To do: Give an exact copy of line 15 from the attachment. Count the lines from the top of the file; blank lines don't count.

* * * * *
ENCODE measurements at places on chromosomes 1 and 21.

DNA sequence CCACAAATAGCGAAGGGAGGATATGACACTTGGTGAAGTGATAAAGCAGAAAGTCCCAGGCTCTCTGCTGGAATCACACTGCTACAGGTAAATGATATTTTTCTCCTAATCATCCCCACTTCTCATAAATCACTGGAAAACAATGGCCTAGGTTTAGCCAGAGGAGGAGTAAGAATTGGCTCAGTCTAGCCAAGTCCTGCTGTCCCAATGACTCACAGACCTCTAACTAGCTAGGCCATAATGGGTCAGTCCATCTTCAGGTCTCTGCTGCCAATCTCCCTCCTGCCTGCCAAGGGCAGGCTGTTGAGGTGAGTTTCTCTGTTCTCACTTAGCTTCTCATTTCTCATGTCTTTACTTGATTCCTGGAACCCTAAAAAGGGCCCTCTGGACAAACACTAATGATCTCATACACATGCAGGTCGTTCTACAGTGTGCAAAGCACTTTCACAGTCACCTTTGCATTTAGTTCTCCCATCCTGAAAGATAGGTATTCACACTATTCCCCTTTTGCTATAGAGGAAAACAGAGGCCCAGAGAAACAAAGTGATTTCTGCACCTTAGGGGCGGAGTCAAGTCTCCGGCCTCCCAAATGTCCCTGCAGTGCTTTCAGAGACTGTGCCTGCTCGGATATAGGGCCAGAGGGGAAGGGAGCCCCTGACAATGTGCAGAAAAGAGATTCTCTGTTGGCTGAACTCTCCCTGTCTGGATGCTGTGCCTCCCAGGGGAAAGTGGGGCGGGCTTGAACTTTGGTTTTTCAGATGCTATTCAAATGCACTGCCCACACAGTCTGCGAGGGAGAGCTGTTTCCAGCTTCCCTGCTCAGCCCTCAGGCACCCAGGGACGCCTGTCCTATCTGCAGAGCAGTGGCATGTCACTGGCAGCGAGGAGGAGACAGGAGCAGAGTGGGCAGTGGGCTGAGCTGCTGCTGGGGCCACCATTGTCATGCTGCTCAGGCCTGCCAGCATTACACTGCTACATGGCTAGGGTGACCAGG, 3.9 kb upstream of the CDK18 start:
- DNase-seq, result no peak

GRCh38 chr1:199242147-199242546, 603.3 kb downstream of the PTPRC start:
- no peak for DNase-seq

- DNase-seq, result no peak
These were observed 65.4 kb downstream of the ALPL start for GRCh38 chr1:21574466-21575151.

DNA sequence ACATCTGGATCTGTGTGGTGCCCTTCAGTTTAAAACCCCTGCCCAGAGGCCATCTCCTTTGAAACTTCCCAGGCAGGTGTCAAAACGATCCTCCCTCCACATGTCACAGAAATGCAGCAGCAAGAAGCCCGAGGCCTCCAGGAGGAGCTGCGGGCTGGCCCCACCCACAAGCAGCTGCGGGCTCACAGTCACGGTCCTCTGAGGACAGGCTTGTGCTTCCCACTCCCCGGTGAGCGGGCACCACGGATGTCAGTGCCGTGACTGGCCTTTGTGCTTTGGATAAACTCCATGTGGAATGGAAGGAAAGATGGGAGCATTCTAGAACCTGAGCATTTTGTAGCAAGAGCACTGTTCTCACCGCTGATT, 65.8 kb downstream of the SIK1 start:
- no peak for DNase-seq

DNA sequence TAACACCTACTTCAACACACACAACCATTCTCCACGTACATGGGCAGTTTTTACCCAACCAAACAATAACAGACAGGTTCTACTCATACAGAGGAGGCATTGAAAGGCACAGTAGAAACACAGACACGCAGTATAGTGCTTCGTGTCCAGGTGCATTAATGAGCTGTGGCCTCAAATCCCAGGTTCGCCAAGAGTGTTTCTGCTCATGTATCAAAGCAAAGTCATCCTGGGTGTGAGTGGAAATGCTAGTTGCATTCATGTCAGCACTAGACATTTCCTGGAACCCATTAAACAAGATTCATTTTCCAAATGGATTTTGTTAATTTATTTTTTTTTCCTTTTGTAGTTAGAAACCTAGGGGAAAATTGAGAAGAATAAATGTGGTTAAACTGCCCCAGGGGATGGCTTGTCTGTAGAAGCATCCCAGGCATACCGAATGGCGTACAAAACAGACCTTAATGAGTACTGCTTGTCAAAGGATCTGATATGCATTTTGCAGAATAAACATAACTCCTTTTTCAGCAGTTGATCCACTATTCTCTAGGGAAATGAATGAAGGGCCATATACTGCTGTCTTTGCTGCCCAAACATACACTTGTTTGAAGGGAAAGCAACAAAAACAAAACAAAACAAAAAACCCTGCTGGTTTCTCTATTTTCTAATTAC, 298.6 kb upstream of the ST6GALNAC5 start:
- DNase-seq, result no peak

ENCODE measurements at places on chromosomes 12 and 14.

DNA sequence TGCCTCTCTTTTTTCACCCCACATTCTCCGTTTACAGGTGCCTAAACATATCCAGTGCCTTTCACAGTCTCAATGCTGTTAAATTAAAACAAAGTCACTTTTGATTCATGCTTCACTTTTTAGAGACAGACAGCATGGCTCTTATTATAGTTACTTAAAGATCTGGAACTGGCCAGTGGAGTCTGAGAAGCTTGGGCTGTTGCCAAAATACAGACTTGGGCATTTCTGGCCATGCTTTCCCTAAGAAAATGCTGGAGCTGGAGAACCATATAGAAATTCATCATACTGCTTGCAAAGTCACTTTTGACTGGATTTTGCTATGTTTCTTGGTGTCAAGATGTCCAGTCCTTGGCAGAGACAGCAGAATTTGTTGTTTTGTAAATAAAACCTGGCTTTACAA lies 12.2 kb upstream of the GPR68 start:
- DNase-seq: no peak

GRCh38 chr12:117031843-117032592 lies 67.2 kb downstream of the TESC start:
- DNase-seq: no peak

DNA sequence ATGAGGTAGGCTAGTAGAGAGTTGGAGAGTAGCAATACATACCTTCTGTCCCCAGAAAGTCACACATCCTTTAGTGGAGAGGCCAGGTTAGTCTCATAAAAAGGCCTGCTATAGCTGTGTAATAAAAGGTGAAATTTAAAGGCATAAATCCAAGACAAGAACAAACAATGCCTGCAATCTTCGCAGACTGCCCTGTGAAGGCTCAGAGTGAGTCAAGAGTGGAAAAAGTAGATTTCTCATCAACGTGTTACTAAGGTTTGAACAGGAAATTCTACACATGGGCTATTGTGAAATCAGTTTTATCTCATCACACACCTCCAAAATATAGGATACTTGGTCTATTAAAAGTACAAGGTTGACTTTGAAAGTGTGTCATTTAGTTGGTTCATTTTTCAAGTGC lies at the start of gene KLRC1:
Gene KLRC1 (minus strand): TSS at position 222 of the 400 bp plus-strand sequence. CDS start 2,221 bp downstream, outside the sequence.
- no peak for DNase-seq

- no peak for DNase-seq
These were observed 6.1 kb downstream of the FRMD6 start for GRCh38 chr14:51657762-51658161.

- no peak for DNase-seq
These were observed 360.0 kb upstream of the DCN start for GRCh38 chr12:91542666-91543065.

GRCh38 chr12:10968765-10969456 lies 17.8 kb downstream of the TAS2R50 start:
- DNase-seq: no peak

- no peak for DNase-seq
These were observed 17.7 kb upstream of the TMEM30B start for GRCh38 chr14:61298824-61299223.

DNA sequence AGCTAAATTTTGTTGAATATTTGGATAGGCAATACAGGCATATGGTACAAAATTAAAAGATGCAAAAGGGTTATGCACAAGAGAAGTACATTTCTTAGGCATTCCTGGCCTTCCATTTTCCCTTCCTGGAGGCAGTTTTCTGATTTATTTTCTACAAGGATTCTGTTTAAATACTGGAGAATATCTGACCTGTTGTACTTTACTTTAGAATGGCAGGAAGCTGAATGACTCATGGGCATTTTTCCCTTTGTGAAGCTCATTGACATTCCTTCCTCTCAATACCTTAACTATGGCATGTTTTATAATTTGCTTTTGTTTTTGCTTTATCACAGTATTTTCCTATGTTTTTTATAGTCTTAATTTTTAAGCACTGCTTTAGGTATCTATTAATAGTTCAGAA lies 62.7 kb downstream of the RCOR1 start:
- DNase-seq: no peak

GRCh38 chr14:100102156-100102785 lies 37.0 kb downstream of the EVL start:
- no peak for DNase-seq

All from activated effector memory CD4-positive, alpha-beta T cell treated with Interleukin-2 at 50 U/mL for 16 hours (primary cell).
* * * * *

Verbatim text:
GRCh38 chr12:117031843-117032592 lies 67.2 kb downstream of the TESC start: